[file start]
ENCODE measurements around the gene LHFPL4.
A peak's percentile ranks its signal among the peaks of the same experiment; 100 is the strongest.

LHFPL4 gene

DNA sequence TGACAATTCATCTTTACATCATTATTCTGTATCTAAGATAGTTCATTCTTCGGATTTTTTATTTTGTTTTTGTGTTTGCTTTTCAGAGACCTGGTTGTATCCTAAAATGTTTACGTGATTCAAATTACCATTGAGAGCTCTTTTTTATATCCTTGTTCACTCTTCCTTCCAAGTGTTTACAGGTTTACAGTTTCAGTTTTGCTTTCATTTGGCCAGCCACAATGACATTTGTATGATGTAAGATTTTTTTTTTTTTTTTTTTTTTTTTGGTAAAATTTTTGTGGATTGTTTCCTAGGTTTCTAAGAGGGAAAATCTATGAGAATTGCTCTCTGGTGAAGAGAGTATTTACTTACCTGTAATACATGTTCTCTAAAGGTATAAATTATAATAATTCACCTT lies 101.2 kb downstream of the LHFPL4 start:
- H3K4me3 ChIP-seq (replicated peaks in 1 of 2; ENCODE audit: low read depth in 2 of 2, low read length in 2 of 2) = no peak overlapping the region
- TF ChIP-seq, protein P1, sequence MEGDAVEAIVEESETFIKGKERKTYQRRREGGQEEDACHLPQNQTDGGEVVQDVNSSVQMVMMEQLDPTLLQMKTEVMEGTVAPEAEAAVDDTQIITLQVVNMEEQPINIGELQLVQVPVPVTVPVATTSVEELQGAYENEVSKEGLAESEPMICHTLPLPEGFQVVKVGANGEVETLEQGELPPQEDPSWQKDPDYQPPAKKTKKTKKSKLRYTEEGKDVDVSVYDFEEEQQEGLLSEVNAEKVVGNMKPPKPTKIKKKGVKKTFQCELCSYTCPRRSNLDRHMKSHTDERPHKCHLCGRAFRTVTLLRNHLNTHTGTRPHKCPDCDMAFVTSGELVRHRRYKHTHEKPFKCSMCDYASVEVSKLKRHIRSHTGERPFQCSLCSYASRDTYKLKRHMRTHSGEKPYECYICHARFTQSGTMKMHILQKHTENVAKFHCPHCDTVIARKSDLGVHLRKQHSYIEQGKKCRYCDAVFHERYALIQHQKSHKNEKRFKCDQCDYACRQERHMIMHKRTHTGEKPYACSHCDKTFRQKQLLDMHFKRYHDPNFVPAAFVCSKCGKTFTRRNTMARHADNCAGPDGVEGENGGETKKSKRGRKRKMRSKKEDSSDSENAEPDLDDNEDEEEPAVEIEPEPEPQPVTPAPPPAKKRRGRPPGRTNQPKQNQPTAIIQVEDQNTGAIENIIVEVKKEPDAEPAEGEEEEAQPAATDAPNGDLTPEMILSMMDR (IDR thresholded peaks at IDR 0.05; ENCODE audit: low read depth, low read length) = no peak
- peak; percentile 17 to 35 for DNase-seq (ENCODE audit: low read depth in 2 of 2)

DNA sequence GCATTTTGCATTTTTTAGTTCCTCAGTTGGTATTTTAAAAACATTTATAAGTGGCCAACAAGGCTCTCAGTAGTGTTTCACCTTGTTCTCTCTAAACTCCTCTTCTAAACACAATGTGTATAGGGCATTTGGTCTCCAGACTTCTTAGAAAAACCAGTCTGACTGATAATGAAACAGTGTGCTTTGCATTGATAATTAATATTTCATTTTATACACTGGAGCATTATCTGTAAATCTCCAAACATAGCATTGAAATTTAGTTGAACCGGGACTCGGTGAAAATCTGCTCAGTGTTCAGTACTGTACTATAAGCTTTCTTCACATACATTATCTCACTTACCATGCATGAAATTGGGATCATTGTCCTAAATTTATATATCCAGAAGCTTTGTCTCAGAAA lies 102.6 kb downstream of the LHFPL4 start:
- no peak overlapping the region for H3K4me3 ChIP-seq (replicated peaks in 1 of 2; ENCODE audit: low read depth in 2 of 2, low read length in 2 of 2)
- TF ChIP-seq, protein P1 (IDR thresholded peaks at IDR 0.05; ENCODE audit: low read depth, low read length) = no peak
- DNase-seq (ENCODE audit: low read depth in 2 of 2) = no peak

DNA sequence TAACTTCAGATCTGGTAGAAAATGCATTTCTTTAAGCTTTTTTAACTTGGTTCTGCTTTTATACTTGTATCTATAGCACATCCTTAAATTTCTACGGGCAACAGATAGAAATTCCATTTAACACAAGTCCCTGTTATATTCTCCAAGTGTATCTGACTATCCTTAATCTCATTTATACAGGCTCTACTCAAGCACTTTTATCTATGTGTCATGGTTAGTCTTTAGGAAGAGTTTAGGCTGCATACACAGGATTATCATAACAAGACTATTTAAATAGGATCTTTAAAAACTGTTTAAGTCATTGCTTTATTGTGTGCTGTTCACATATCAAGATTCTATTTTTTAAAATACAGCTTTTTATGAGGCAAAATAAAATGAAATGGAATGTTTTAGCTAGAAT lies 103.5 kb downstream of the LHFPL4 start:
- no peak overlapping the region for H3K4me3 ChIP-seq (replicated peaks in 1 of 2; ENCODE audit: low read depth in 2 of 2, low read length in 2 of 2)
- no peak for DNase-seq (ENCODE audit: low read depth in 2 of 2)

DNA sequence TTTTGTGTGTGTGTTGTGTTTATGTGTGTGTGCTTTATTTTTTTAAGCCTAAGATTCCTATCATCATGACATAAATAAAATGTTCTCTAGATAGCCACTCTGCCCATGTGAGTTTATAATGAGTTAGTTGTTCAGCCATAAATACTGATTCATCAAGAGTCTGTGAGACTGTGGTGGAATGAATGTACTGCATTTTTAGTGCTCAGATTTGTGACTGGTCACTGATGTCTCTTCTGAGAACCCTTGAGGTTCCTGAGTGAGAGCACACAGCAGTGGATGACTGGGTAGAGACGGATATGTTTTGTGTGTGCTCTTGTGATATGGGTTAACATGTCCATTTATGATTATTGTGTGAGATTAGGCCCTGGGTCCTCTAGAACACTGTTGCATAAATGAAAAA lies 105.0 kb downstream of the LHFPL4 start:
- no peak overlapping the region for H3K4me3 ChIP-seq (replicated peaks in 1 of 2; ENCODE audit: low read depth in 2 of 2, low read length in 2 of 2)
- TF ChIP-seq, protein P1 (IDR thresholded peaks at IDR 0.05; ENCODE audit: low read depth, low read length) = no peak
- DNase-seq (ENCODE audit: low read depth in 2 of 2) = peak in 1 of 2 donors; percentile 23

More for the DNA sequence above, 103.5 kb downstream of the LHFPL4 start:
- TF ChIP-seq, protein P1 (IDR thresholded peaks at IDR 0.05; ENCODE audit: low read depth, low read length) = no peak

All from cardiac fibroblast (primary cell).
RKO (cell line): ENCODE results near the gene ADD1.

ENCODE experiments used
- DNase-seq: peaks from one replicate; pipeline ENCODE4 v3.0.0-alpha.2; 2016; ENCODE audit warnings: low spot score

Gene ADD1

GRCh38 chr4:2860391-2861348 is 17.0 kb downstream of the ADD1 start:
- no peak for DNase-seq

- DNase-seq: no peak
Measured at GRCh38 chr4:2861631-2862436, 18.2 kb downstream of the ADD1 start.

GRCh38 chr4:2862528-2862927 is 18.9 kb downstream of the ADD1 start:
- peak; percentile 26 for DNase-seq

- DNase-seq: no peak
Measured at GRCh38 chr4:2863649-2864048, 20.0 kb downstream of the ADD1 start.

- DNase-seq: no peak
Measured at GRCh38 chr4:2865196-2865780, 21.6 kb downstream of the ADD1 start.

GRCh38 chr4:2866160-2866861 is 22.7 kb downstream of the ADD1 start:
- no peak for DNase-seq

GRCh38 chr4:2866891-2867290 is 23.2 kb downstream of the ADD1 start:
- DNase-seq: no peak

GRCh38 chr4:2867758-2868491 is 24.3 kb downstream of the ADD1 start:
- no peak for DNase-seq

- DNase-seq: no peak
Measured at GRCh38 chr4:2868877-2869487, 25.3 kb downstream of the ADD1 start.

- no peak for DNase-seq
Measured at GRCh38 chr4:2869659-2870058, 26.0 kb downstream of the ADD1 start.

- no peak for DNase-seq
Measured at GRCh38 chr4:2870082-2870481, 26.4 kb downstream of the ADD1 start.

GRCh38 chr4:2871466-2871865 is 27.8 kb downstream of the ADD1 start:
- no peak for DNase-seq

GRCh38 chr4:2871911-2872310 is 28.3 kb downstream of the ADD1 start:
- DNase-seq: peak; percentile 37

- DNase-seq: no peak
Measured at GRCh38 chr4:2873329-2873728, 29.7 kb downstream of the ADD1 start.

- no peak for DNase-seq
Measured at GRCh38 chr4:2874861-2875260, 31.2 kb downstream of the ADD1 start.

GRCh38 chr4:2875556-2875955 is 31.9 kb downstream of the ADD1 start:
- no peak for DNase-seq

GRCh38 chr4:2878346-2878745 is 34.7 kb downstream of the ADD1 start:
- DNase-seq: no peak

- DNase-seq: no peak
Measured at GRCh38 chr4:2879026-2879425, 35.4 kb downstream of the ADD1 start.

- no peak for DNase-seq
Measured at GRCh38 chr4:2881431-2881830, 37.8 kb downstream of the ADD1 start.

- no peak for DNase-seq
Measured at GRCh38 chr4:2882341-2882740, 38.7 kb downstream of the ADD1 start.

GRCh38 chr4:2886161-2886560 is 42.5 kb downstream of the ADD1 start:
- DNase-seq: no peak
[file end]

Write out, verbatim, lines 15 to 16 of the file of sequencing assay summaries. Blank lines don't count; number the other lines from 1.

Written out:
DNA sequence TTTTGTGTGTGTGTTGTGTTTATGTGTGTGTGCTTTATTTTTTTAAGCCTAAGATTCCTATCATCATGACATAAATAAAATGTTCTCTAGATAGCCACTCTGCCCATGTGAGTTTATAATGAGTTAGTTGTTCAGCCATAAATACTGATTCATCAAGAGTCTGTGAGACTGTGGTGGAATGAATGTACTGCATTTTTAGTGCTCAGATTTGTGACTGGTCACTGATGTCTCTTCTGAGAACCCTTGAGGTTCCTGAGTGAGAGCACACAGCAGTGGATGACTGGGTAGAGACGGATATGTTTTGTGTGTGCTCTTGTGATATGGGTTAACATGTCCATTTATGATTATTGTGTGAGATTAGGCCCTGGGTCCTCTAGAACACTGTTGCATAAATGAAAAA lies 105.0 kb downstream of the LHFPL4 start:
- no peak overlapping the region for H3K4me3 ChIP-seq (replicated peaks in 1 of 2; ENCODE audit: low read depth in 2 of 2, low read length in 2 of 2)